Correct Toes & Other Helpful Footgear: Correct Toes toe spacers are an extremely helpful foot health tool for eliminating the pinch forces that contribute to Morton’s neuromas. A metatarsal pad is another helpful tool for relieving (or reducing) Morton’s neuroma symptoms. A metatarsal pad will help spread the metatarsal bones and reduce focal pressure on the affected intermetatarsal nerve as it travels through the ball of the foot. Injinji toe socks can also play a helpful supporting role in the natural approach to healing a Morton’s neuroma.

Physical Therapy & Home-Care Exercises: A physical therapist can guide you through exercises and stretches designed to improve the strength and flexibility of your feet, potentially reducing neuroma-related pain. Gentle foot exercises, such as toe spreading (i.e., actively splaying your toes and/or slotting your fingers between your toes), mobilization of the metatarsal bones, and the Toe Extensor Stretch, are all simple things that you can do on your own to help improve foot function and address neuromas. A variety of foot training tools can also be helpful in this regard. We’ve found that BlackBoard training products, in particular, can be used to help reduce discomfort and restore balance in the foot.

Massage Therapy: Massage therapy is another natural approach that can stimulate blood flow to the foot and improve the ability of the affected nerve to function properly. It will also break up adhesions and knots in the connective tissue of the foot. While self-massage can yield benefits and progress in many cases, it’s often best to work with a licensed professional who is experienced in treating neuromas and other foot problems. If the massage is performed incorrectly, it may further aggravate the nerve and be counterproductive.

Anti-Inflammatory Measures & Supplements: Some people find relief with anti-inflammatory treatments like turmeric supplements or topical arnica creams. Turmeric, which is commonly used in Ayurvedic medicine, possesses antioxidant and neuroprotective properties and is helpful in reducing inflammation. Arnica, which has been used for hundreds of years to help reduce inflammation, can be applied to the skin as a cream, ointment, liniment, or salve. Alpha-lipoic acid (ALA) is another natural agent that may be helpful in reducing nerve-related pain or discomfort. We recommend consulting your healthcare provider before starting any new supplements or treatments.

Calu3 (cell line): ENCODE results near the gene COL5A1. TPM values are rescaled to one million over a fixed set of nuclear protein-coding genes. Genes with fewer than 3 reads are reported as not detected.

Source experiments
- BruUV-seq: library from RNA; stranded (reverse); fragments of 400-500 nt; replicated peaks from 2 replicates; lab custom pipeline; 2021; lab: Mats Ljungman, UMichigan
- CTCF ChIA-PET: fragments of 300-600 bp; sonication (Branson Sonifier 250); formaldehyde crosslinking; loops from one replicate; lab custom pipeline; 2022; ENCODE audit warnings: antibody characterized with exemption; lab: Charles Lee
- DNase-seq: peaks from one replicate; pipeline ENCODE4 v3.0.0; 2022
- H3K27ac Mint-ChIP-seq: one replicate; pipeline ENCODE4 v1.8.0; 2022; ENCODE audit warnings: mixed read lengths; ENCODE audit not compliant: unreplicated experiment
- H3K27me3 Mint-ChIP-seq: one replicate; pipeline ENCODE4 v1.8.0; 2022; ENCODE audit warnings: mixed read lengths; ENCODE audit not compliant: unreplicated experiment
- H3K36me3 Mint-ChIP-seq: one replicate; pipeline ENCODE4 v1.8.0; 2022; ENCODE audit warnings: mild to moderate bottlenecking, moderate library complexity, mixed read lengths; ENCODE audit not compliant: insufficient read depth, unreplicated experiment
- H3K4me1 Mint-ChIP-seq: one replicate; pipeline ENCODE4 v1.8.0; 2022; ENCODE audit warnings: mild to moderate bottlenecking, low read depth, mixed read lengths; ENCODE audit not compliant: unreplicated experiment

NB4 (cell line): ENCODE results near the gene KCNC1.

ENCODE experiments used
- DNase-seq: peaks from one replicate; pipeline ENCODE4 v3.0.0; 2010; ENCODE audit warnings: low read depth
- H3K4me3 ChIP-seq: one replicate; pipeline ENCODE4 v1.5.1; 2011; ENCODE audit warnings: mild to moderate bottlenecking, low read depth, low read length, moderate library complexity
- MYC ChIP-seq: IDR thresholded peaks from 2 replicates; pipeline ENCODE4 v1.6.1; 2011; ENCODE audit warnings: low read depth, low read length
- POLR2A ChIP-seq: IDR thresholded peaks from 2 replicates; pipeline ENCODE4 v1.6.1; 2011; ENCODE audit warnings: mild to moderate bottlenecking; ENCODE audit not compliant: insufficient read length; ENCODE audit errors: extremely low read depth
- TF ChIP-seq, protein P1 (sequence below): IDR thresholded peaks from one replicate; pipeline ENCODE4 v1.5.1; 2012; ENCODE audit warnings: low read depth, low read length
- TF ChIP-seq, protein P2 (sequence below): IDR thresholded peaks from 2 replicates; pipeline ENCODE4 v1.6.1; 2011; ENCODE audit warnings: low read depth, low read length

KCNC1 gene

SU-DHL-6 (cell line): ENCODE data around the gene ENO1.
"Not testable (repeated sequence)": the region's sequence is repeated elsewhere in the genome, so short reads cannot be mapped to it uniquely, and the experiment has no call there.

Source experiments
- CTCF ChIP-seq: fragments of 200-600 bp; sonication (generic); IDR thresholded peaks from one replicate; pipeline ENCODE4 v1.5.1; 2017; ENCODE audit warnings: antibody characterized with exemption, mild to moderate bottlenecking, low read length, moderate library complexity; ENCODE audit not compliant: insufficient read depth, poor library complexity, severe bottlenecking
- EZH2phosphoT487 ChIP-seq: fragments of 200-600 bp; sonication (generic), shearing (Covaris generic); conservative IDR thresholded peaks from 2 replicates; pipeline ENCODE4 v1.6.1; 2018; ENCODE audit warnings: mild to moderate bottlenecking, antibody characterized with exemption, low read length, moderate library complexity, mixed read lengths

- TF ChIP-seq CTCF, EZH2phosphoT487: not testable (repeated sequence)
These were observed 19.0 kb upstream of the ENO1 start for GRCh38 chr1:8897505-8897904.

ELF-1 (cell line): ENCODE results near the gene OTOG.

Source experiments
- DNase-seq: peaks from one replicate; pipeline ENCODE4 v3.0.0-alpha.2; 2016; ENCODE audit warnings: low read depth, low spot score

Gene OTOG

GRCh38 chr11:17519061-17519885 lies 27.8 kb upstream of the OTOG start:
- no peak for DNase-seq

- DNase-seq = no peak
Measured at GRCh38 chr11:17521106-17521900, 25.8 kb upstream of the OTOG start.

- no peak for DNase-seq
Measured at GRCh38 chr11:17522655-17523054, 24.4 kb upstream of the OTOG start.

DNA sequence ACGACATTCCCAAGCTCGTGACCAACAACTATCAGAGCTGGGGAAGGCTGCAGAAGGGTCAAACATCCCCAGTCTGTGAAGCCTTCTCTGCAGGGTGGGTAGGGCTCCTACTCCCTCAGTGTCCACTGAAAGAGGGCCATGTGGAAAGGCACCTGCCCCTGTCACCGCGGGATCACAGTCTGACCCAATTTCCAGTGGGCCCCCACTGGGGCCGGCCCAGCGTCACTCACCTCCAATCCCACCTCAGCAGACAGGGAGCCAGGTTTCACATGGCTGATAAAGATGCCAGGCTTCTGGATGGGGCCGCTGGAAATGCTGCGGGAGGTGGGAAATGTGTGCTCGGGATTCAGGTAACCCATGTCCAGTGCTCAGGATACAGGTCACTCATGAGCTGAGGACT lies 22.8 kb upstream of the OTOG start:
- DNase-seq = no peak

Professional Consultation: Ultimately, it’s important to consult a foot care professional who can provide you with a personalized treatment plan tailored to your specific needs. This could be a chiropractor, naturopath, physical therapist, or naturally-minded podiatrist. In some cases, conventional treatment, such as corticosteroid injections or more potent oral anti-inflammatory medications, may be warranted—it all depends on the unique circumstances surrounding your particular case.

It’s also important to keep in mind that what works for one person may not work for another, and that it may take some time (and testing) to find the combination of approaches that work best for you. Always seek advice from a foot care professional to ensure your chosen therapies align with your individual needs and health history. And to learn more about natural approaches to neuromas, we recommend that you check out this post from our blog: www.naturalfootgear.com/blogs/educational-articles/neuromas-natural-foot-health

Your well-being is the top priority, and we hope you find the relief you seek to enjoy a more comfortable and active life!

Yours in Foot Health,
Drs. Marty & Robyn Hughes

Join The Discussion

Please note that we do not provide medical advice or comment on specific health problems.

Comments need to be approved before showing up.